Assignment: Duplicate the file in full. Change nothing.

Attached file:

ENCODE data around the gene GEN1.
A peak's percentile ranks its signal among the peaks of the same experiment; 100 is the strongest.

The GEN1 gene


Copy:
ENCODE data around the gene GEN1.
A peak's percentile ranks its signal among the peaks of the same experiment; 100 is the strongest.

The GEN1 gene